In the deep end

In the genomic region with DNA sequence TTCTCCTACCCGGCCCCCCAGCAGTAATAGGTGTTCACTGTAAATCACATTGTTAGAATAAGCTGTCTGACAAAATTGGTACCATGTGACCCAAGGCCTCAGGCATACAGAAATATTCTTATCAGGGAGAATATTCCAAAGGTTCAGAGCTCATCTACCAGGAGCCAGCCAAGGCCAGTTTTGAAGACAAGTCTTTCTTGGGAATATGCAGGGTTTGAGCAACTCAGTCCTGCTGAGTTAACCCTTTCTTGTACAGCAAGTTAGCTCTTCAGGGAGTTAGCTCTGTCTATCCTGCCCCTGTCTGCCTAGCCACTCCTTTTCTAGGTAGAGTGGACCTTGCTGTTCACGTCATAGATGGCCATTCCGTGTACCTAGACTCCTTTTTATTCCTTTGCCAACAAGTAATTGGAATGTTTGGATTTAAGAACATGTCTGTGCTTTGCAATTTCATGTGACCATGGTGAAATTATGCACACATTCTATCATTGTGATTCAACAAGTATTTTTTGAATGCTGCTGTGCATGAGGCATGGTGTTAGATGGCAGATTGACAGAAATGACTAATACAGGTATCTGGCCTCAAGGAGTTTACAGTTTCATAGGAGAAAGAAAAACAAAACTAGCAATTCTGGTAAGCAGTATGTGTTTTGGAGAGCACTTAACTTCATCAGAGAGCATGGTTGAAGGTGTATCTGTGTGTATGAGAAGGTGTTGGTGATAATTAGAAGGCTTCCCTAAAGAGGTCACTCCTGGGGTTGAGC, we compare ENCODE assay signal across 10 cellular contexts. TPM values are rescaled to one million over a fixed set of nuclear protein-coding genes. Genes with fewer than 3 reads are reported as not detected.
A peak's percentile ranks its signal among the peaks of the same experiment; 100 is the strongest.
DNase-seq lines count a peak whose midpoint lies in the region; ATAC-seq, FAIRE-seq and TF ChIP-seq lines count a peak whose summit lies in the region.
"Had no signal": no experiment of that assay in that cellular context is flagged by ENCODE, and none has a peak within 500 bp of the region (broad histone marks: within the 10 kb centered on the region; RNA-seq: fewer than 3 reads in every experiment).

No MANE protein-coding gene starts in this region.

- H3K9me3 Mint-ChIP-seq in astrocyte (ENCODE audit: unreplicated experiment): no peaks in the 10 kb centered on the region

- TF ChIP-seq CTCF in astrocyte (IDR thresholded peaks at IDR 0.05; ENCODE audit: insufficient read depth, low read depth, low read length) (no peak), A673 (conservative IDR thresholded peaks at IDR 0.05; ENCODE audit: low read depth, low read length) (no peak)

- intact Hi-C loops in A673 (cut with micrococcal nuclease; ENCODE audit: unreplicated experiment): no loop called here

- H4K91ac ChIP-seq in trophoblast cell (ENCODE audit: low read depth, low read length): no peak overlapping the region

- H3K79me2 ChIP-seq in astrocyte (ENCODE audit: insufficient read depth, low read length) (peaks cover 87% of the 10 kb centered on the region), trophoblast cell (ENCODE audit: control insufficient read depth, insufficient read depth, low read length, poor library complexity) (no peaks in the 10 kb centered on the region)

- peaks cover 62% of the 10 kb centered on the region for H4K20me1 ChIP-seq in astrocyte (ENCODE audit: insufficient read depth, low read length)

In the final stretch to the Games, the frenetic race for the completion of Olympics-related projects has become a cliffhanger. Those who go about the streets of Athens, making their way amid the unfinished work sites, find little comfort in the reassuring comments of government officials who insist that everything will be ready on time. Besides, similar promises were not fulfilled in the past. There is little point in repeating this here, but the problem gets worse as the time frame becomes even more cramped. We have almost reached the deadline and yet no one has been held accountable for the delays. Some projects are likely to be completed only after the opening ceremony. Even if the optimistic scenario materializes and preparations are done just ahead of the Games, the problem remains, as there will be no time to test the venues or to make any necessary corrections. In other words, we will be thrown into the deep end, counting on some divine intervention to protect us against unexpected problems and complications. No doubt, preparations for the 2004 Games were a mammoth task to begin with. Corruption and the delusions of grandeur fostered by several officials pushed costs even higher. This is a very crucial aspect but it should not concern us right now. Further parliamentary and journalistic investigations should be conducted as of September. There would be little criticism were delays the exception and only concerned isolated projects. Unfortunately, they have become the rule, therefore certain ministers should be held accountable. Is it so inconceivable for the works to have been completed by the end of 2003, leaving enough time to test the infrastructure? And how can we justify leaving the refurbishment of the area in front of the Panathenaic Stadium to the 11th hour?

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